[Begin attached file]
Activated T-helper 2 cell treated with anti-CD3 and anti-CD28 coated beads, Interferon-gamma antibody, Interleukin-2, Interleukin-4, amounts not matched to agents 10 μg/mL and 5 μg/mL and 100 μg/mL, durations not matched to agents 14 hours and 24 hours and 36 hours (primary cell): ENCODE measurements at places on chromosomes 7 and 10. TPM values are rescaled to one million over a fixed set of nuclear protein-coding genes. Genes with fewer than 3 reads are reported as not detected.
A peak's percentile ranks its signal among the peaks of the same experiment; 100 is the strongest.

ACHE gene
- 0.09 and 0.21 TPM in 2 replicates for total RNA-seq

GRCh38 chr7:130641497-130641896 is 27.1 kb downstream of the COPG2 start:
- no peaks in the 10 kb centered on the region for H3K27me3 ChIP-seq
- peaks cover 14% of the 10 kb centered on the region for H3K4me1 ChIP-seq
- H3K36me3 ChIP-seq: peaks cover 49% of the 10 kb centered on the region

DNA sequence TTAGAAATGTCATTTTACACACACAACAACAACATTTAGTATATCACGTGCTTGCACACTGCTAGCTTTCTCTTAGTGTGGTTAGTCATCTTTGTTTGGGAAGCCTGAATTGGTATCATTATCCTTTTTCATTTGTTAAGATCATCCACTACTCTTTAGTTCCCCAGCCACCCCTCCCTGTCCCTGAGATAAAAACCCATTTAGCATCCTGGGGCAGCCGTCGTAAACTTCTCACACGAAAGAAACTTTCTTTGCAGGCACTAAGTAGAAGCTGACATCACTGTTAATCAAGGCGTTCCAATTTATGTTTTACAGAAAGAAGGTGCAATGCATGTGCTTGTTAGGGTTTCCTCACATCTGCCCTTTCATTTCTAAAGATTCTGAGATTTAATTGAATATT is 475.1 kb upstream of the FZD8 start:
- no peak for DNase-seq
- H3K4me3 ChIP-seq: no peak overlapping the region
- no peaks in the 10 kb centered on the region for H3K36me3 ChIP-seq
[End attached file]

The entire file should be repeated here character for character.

Activated T-helper 2 cell treated with anti-CD3 and anti-CD28 coated beads, Interferon-gamma antibody, Interleukin-2, Interleukin-4, amounts not matched to agents 10 μg/mL and 5 μg/mL and 100 μg/mL, durations not matched to agents 14 hours and 24 hours and 36 hours (primary cell): ENCODE measurements at places on chromosomes 7 and 10. TPM values are rescaled to one million over a fixed set of nuclear protein-coding genes. Genes with fewer than 3 reads are reported as not detected.
A peak's percentile ranks its signal among the peaks of the same experiment; 100 is the strongest.

ACHE gene
- 0.09 and 0.21 TPM in 2 replicates for total RNA-seq

GRCh38 chr7:130641497-130641896 is 27.1 kb downstream of the COPG2 start:
- no peaks in the 10 kb centered on the region for H3K27me3 ChIP-seq
- peaks cover 14% of the 10 kb centered on the region for H3K4me1 ChIP-seq
- H3K36me3 ChIP-seq: peaks cover 49% of the 10 kb centered on the region

DNA sequence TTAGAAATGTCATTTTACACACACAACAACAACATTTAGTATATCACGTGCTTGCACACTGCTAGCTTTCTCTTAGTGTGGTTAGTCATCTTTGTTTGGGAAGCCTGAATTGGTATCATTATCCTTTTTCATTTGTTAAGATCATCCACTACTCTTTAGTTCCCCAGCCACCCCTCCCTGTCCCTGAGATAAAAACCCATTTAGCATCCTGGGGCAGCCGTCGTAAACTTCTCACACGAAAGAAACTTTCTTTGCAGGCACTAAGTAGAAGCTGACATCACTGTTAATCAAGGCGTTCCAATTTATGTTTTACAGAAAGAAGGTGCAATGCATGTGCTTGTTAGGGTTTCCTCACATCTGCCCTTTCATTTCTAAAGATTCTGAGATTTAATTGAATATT is 475.1 kb upstream of the FZD8 start:
- no peak for DNase-seq
- H3K4me3 ChIP-seq: no peak overlapping the region
- no peaks in the 10 kb centered on the region for H3K36me3 ChIP-seq